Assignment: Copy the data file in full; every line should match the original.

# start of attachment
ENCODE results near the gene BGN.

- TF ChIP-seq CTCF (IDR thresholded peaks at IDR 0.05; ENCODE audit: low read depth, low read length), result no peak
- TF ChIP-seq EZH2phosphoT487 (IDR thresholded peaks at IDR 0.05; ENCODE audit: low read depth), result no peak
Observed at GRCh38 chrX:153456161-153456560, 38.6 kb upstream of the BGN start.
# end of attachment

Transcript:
ENCODE results near the gene BGN.

- TF ChIP-seq CTCF (IDR thresholded peaks at IDR 0.05; ENCODE audit: low read depth, low read length), result no peak
- TF ChIP-seq EZH2phosphoT487 (IDR thresholded peaks at IDR 0.05; ENCODE audit: low read depth), result no peak
Observed at GRCh38 chrX:153456161-153456560, 38.6 kb upstream of the BGN start.